Economic Indicators and Various Reports On It- GDP, FD, EODB, WIR etc

Don’t blame it on NSO

Note4Students

From UPSC perspective, the following things are important :

Prelims level : Not much.

Mains level : Paper 3- Revision and estimates of GDP data.

Context

The latest GDP data witnessed significant revisions that have gone largely unnoticed.

The GDP data revision and its criticism

  • Revisions an act of due diligence: In the last few years there has been a lot of noise regarding the data revisions.
    • The need for closer examination: While part of revision requires closer examination, we must be fair to our statistical system as such revisions are, in large part, due diligence and happen globally.
  • Schedule of NSO estimates
    • First estimate: The NSO releases the first estimates of any fiscal year in January.
    • Revises the January’s first estimates in February.
    • And then again in May.
    • Simultaneous revision in February: Simultaneously, it revises the previous year estimates in February, alongside the February data release.
  • Suspicion of statistically protecting the 5% growth: The primary criticism, with the current year’s fiscal data, is that the revisions in February for 2019-20 and the 4th revision in 2018-19 are almost identical, implying that the sanctity of 5 per cent growth was statistically protected.

Examining the criticism purely on the data

  • Precedence of 1st and 2nd quarter revision: There is precedence to the first and second quarter revisions for the current financial year that happen in February.
    • For example, while in the current fiscal, the cumulative downward revision was close to Rs 30,000 crore.
    • In FY19, there was even a greater upward revision of roughly Rs 86,000 crore in February.
  • Is there precedence of such large first-time revisions? Yes, there has been since 2014-15. In 2018-19, the first-time data was revised by a sharp Rs 1.43 lakh crore, while in 2017-18, it was revised by an even larger Rs 1.69 lakh crore.
  • Revision in the same direction: The simultaneous revisions are mostly in the same direction, though different in magnitude, and hence it is unfair to say that the 2018-19 data was revised downwards to protect the 2019-20 numbers.

What was the problem?

  • Uncertainty: The problem has been that the global and domestic uncertainties in 2017-18 and 2018-19 have been so swift that it has been virtually impossible to predict the outcome initially.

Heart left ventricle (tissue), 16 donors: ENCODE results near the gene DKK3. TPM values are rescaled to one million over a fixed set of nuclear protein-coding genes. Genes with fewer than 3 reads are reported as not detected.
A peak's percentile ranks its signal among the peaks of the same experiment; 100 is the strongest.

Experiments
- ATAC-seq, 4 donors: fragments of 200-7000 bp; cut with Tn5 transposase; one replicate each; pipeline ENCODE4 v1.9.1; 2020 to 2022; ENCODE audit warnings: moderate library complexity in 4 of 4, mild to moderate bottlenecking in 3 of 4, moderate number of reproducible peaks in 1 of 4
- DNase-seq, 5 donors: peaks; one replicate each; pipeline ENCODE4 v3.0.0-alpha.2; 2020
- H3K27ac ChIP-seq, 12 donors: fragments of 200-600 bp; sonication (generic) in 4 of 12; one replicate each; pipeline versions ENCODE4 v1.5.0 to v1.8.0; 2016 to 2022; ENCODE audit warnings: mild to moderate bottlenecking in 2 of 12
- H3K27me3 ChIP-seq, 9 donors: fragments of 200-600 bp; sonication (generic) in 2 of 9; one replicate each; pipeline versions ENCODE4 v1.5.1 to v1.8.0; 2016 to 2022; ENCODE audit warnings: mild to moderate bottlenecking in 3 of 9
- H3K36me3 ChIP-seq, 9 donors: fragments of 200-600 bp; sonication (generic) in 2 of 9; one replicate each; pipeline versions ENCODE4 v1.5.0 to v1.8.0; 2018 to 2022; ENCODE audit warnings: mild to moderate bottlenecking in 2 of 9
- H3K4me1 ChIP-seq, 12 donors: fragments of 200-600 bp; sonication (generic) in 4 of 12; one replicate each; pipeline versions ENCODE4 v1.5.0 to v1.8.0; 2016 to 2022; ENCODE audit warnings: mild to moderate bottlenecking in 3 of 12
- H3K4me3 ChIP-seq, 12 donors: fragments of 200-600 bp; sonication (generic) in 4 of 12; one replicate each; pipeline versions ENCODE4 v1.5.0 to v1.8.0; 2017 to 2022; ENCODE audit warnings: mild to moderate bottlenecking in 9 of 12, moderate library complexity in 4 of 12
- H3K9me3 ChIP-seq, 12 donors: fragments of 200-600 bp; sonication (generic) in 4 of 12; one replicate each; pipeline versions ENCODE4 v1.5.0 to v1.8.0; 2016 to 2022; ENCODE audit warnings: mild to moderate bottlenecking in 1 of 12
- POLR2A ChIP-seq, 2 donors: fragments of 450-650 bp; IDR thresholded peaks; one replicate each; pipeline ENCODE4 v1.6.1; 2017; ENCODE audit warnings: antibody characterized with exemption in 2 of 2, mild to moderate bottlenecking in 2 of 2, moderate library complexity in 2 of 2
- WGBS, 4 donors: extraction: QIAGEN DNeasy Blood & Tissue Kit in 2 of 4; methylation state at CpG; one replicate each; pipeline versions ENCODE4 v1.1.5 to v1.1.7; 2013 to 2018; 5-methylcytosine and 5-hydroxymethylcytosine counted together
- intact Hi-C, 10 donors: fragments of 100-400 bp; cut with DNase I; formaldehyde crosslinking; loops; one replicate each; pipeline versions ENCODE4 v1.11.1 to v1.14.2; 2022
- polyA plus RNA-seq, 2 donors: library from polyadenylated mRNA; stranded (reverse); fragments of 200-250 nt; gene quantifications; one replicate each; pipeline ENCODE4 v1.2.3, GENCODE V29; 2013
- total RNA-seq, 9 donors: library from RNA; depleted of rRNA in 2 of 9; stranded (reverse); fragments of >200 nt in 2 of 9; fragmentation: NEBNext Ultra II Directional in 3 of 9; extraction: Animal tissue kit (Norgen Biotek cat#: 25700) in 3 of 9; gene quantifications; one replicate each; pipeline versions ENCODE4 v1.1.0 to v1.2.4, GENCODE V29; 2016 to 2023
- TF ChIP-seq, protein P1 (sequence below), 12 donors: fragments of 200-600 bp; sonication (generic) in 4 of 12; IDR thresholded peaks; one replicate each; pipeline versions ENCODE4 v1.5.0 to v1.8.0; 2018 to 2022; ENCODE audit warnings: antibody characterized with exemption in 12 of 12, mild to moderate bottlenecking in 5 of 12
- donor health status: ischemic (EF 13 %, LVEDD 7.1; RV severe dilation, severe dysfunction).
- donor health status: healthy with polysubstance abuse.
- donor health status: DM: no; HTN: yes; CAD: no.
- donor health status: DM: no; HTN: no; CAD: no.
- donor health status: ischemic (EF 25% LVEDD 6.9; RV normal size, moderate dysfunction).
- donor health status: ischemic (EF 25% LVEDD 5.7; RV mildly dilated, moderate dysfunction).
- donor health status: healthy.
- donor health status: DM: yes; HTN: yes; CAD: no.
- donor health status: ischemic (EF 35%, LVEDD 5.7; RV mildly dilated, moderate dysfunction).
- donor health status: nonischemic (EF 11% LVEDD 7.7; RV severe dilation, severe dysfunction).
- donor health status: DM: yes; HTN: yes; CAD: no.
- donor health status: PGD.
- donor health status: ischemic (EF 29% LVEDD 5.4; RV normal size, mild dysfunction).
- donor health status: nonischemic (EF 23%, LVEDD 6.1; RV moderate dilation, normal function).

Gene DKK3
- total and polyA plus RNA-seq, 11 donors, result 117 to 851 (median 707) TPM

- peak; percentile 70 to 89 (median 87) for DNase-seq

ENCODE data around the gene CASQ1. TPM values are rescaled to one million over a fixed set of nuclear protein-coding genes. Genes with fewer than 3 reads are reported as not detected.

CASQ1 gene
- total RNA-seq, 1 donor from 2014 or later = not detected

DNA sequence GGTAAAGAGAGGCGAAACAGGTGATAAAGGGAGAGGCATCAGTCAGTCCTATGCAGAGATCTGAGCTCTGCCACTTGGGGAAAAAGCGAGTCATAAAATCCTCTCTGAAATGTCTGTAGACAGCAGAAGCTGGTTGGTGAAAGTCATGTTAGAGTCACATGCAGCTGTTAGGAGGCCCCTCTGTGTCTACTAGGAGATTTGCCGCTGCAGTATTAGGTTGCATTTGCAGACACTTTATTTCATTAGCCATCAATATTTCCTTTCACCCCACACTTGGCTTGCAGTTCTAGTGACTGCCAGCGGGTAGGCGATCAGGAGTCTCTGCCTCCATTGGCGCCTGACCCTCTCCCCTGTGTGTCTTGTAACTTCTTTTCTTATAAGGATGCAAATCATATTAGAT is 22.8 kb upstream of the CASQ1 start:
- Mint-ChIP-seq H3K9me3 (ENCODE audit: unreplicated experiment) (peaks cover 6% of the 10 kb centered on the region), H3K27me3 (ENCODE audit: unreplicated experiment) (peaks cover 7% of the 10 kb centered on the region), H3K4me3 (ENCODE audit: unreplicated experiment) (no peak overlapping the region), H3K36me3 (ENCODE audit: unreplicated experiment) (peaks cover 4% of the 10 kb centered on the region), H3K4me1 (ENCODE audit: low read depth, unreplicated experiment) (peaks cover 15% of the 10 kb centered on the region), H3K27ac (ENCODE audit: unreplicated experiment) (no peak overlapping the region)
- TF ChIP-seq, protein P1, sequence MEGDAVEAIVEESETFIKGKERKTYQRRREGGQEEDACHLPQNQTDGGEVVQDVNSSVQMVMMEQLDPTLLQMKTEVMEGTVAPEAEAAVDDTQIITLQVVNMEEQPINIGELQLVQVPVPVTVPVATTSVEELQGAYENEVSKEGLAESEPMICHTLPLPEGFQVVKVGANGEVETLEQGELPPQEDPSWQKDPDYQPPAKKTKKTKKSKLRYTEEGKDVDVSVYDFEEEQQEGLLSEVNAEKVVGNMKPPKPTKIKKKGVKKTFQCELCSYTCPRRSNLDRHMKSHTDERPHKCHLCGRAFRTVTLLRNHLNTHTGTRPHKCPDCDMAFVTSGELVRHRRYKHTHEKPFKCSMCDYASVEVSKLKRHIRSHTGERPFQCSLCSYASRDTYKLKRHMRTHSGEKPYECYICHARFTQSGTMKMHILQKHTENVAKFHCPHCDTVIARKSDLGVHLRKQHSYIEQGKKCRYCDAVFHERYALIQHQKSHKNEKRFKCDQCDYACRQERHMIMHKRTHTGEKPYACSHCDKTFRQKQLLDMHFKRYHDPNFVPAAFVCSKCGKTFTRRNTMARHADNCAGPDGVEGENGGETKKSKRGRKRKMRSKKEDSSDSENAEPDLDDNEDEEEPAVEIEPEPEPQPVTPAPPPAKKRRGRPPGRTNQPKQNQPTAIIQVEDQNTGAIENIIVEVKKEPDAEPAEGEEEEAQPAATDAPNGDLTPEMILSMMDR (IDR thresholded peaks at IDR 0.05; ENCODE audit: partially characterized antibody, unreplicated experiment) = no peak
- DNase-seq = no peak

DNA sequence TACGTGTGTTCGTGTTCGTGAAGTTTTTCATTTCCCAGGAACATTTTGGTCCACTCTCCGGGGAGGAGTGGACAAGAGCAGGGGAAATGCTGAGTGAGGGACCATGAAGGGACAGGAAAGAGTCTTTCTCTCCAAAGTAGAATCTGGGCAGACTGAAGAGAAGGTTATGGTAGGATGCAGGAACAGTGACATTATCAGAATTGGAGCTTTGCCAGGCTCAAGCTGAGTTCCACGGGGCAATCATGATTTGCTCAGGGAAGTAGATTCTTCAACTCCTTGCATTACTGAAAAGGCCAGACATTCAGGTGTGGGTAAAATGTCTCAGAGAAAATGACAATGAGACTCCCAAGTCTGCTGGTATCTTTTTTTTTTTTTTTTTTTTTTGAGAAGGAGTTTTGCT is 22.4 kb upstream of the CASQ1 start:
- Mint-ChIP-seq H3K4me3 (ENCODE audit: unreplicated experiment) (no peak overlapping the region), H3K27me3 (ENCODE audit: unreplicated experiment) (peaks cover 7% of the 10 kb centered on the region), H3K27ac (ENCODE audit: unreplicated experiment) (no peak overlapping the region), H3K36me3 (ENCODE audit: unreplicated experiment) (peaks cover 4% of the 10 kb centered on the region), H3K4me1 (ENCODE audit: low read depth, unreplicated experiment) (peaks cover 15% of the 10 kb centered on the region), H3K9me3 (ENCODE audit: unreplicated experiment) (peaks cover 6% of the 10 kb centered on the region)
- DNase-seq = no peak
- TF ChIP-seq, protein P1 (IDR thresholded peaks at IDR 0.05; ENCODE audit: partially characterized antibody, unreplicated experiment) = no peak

• While in 2017-18, the final estimates were progressively higher.
    • In 2018-19, while the interim estimates were higher, they were drastically scaled-down later as the impact of the NBFC crisis began to unfold.
  • The US example: The US Fed had also missed the possibility of the US economy bouncing back in 2018 on the back of tax cuts when in 2015 it had projected the economy to expand by only 2 per cent, only to change it to 3 per cent in 2018 (almost at par with scale of revisions in India).

Why such unconditional biases arise?

  • Asymmetric loss function: It is common for such unconditional bias to arise due to the fact that the statistical reporting agency produces releases according to an asymmetric loss function.
    • For example, there may be a preference for an optimistic/pessimistic release in the first stage, followed by a more pessimistic/optimistic one in the later stage.
  • Cost factor: Intuitively, one might argue that the cost of a downward readjustment of the preliminary data is higher than the cost of an upward adjustment.
  • This asymmetric loss function is not so relevant at the reporting stage but at the forecasting stage.
  • Interpreting the data revision: A statistical reporting agency like the NSO simply does not have all the data at hand and has to forecast the values of the yet to be collecting data.
    • It is at that moment that the asymmetric loss function comes into play.
    • So, we must be careful about interpreting data revisions by the NSO by attributing ulterior motives as we more often tend to do.

India lagging in the use of data analysis

  • Unlike countries across the world, India is still significantly lagging in its use of data analysis.
    • Methodologies based on thin surveys: Some of the current methodologies of data collection is based mostly on thin surveys.
    • Not supported by the data in public domain: It is also not supported by data available in the public domain that are more comprehensive, less biased and real-time in nature, based on digital footprints.
    • The end result is that we end up publishing survey results that are misleading.

Way forward

  • Development of big data and AI bases ecosystem: We must develop an ecosystem that is high quality, timely and accessible.
    • Big data and artificial intelligence are key elements in such a process.
    • Big data helps acquire real-time information at a granular level and makes data more accessible, scalable and fine-tuned.
  • Use of payment data: The use of payments data can also help track economic activity, as is being done in Italy.
    • Different aggregates of the payment system in Italy, jointly with other indicators, are usually adopted in GDP forecasting and can provide additional information content.

Conclusion

To be fair to both the RBI and the NSO, the volatility of oil prices and structural changes in the economy make the forecasting of inflation and GDP a difficult job indeed. However, we should supplement our existing measurement practices with “big data” to make our statistical system more comprehensive and robust.

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